9. Freud: Dickie loves Johnnie • Facts of interest? • Eros: affect ional and/or sexual behaviors • Same sex of agent and recipient • Interrelation? • Child distinguishes between self and others, but only incompletely (ego is not completely formed) • Evidence of projection (I don't love you; you love me), one of classic defense mechanisms • Child has not had libido suppressed by punishment for affection

    10. Bandura: Dickie Loves Johnnie • Facts? • Object taken to bed • Affectional responses • Language use • Agent‑recipient relationship • Inter‑relate? • What has Johnnie been observing in his home ‑‑ affection (imitation) • What has Johnnie been reinforced for? Acting affectionately. • Johnnie perhaps thinks of himself as an affectionate person (self‑concept)

    11. Evaluation of Theories: Introduction • Accurately Reflect The Facts Of The Real World Of Children • Clarity • Explain & Predict • Offer Practical Guidance • Internal Consistency • Economical • Falsifiability • Promote the Discovery of New Knowledge • Satisfying: Does it Ring True?

    12. Accurately Reflect The Facts Of The Real World Of Children • Some problems that may trip up the accuracy of theories: • Unrepresentative sample • Over-generalized from one content area to another • Inaccurate observations

    13. Internally Consistent • Different parts of the theory should not be able to produce inconsistent predictions. -A=-B A=B A=-B -A=B

    14. Economical: Law of Parsimony • All other things being equal, simpler theories are to be preferred over more complicated theories. Sometimes referred to as the Law of Parsimony, Occam’s razor, or Morgan’s Cannon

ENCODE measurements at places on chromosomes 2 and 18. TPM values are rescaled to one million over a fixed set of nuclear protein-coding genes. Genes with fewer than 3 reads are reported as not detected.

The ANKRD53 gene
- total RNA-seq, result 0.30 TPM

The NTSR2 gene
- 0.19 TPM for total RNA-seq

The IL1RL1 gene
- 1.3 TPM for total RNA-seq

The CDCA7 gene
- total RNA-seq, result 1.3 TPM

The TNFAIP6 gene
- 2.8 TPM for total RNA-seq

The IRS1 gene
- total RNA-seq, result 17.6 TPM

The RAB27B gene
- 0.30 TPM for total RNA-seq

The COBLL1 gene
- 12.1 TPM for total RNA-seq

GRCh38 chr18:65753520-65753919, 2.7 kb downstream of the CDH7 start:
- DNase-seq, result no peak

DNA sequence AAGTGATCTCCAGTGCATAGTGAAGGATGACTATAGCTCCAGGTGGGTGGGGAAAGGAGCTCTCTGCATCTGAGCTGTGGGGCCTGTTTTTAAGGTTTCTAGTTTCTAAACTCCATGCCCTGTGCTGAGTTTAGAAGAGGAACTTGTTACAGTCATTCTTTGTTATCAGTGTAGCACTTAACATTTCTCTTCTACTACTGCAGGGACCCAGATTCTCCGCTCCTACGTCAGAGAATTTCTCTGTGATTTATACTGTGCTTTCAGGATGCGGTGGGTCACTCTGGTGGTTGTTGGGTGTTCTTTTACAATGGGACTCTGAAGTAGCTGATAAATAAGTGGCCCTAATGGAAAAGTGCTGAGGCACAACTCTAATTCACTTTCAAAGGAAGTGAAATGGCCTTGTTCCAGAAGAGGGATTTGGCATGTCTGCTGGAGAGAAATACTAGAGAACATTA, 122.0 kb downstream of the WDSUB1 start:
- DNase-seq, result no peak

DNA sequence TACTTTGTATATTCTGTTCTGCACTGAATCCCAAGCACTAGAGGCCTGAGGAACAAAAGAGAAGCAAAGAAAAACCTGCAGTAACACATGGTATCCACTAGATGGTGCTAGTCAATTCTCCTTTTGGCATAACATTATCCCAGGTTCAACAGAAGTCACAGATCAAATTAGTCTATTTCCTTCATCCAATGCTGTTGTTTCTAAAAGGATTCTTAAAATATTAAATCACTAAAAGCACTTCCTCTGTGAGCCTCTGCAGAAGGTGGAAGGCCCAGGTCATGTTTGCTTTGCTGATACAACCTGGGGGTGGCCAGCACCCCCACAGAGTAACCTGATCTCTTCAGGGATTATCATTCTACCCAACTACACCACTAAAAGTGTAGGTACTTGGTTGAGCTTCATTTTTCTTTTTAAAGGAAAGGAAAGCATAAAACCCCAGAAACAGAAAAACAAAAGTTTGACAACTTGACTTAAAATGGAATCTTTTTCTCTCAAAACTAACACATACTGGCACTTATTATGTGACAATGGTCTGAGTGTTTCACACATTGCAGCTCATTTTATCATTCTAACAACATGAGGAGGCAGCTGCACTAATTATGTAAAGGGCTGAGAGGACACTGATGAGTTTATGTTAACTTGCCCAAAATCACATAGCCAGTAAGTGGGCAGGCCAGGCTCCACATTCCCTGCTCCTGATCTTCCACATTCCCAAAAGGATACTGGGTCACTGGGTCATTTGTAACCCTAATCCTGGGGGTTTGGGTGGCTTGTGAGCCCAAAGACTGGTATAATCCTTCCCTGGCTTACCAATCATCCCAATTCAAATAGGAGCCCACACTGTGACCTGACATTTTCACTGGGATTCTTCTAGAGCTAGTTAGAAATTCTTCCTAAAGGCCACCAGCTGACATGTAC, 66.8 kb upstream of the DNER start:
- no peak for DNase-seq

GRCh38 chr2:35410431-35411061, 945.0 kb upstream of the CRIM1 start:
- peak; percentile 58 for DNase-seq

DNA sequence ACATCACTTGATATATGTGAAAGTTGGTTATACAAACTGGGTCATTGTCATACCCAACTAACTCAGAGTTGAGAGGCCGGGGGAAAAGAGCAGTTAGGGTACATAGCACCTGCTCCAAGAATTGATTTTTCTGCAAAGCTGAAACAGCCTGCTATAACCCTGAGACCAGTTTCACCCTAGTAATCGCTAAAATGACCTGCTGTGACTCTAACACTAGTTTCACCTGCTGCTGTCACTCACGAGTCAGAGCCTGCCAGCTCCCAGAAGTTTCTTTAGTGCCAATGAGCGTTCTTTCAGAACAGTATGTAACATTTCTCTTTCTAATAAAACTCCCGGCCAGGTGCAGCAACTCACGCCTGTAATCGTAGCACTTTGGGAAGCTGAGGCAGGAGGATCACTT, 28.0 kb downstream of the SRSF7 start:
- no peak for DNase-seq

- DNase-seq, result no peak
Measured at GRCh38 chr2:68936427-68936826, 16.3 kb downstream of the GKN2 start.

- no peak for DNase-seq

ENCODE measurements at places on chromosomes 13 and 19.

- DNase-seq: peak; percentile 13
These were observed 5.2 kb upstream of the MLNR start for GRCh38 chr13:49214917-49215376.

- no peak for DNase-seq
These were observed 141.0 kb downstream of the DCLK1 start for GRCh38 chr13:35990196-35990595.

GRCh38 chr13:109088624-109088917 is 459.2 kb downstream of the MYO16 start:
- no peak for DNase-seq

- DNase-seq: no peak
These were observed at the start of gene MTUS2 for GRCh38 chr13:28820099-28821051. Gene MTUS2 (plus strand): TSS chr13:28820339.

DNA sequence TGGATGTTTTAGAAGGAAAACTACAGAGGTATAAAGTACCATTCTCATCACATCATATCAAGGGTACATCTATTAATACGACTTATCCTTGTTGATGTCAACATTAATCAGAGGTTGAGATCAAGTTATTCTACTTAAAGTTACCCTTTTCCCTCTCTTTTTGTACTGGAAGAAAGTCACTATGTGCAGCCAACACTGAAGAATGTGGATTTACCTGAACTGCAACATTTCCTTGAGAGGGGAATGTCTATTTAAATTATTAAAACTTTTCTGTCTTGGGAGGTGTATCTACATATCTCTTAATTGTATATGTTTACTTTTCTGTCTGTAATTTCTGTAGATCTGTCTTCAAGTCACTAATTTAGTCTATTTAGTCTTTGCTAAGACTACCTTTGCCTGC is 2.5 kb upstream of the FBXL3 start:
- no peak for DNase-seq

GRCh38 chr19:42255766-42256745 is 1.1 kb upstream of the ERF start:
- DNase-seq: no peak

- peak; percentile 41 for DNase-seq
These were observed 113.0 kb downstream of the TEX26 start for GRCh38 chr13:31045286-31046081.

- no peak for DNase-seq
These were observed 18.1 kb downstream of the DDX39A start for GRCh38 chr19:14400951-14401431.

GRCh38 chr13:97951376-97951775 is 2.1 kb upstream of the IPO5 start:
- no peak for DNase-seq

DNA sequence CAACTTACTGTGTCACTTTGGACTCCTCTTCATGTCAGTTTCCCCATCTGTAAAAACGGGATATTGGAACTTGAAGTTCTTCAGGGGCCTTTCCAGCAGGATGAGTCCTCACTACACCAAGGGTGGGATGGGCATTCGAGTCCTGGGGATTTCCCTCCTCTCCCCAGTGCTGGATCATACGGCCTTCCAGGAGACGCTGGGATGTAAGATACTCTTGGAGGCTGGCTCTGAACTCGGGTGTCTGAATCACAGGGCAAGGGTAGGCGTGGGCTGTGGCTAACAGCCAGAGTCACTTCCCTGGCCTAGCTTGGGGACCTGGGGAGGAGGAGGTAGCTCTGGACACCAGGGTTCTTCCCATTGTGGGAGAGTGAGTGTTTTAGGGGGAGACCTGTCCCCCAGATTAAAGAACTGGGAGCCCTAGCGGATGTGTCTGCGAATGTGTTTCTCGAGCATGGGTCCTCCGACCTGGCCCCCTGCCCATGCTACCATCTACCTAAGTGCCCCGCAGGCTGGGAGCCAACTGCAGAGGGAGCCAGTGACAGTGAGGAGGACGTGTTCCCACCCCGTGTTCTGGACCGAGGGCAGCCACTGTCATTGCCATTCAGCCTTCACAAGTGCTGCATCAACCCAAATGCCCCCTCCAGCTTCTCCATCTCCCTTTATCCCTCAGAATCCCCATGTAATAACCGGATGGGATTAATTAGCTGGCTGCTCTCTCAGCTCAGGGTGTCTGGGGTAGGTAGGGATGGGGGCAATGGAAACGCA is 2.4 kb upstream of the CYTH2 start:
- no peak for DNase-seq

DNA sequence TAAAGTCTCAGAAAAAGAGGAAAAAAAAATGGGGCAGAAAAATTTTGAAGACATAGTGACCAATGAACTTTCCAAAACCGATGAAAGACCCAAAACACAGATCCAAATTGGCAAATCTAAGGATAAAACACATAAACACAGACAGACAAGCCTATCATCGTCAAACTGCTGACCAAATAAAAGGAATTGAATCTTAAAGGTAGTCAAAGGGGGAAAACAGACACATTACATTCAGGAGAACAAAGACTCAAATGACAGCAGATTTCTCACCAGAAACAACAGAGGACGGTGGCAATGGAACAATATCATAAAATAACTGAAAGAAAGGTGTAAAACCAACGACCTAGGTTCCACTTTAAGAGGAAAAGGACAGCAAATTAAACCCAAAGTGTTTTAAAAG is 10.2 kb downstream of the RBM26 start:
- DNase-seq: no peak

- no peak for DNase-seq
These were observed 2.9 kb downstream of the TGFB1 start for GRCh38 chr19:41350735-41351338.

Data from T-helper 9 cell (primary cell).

15. Falsifiability: A Falsifiable Theory • The theory can be tested, and if wrong, can be shown to be wrong. Example of a falsifiable theory. The theory states that: • The presence of Vitamin B produces constructive child behavior: +VB+CBeh. • Corollary: The absence of Vitamin B produces negative child behavior: -VB-CBeh. • Furthermore, we can determine whether Vitamin B is present or not, and we can measure the positiveness of child behavior

    16. Falsifiability: An unfalsifiable theory (a) • Example of an untestable and hence unfalsifiable theory. The theory states the following: • The presence of Vitamin B produces positive child behavior under circumstance A and negative child behavior under circumstance B • If A: then +VB+CBeh; • If B: then +VB-CBeh

    17. Falsifiability: Unfalsifiable (b) The absence of Vitamin B produces the opposite effect: Negative children behavior under circumstance A and positive child behavior under circumstance B • If A: then -VB-CBeh • If B: then -VB+CBeh • Note that circumstance A is the same as in our earlier, testable theory.

    18. Falsifiability: Unfalsifiable (c) While we: • can determine whether Vitamin B is present or not, and • we can measure the positiveness of behavior, but • we cannot determine when circumstance A or circumstance B is present.

    19. Summary • The value of theory • Dickie & Johnnie • The characteristics of a good theory • Go in Peace!